Even though I’ve never experienced the trauma of dealing with a family member’s tragic death by murder, I can still imagine how those left behind would wish their loved one could somehow appear in court, exacting revenge by testifying against the monster who took their life. Unfortunately, ghosts can’t testify — right?
No, of course not — except it did happen one time, the event commemorated with a historical marker no less. The story begins like this:
Death, that indomitable specter lingering above all humanity, forgets no one. For millennia, humans have routinely encountered, feared, personified, glorified, deified, and battled death – for it is a thing that exists with absolute certainty yet lives without face or home. In our modern world, we push the immediacy of death to the outskirts of our lives. Modern medicine and technological advancement means that we now live longer and safer than ever before and that our sense of life is no longer fleeting and fragile. Modernity and industry failed to sever our deep-rooted ties to the ethereal; we continue to believe in the things that go bump in the night and what might reside in the old, derelict house down the road for reasons lost to time.
I am thrilled to introduce a new contributor (the first!) to Digging History Magazine. Kalen Martin-Gross describes herself as a “passionate historian” with Appalachian roots running at least eight generations deep. She grew up “mean as a snake” (her words) in southwest Virginia listening to stories her great-grandmother told of days long gone by. She and her great-grandmother, a major figure in her life, had a special bond.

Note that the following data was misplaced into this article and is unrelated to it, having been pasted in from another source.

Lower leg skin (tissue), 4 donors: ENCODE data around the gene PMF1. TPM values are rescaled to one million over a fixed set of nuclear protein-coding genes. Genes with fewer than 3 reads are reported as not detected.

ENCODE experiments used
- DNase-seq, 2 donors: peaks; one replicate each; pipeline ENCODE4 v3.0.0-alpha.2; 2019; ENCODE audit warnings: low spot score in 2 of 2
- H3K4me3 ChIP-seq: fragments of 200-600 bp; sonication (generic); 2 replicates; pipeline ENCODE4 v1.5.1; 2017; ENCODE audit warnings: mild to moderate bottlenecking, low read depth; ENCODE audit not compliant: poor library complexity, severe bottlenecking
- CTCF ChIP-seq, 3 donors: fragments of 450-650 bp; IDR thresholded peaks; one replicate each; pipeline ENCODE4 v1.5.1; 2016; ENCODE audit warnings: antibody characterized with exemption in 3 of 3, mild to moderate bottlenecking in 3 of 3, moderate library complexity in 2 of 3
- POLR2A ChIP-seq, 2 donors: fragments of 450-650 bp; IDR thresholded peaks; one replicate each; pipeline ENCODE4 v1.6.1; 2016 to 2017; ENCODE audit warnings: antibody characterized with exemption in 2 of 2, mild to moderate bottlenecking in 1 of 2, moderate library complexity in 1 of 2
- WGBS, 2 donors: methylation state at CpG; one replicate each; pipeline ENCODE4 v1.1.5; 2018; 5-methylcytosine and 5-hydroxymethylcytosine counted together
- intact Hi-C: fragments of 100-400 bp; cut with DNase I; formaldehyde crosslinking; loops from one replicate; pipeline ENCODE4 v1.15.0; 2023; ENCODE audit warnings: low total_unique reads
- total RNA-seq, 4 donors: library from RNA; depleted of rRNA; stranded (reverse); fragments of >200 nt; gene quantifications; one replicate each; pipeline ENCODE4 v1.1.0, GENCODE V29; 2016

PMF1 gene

Kalen believes her upbringing in rural Virginia helped shape her view of the world and views herself as an old, artistic soul who often sees the value and appreciates the beauty of the seemingly ordinary. Her photographic work has been described as raw, authentic, and beautiful. I think the same can be said of her writing and passion for history.
You will not want to miss Kalen’s debut article for Digging History Magazine, a true-to-life story of a ghost who had her own day in court, so to speak. The March issue is on sale here. Subscriptions are also available (3-month, 6-month and one-year).
Sharon Hall, Publisher and Editor, Digging History Magazine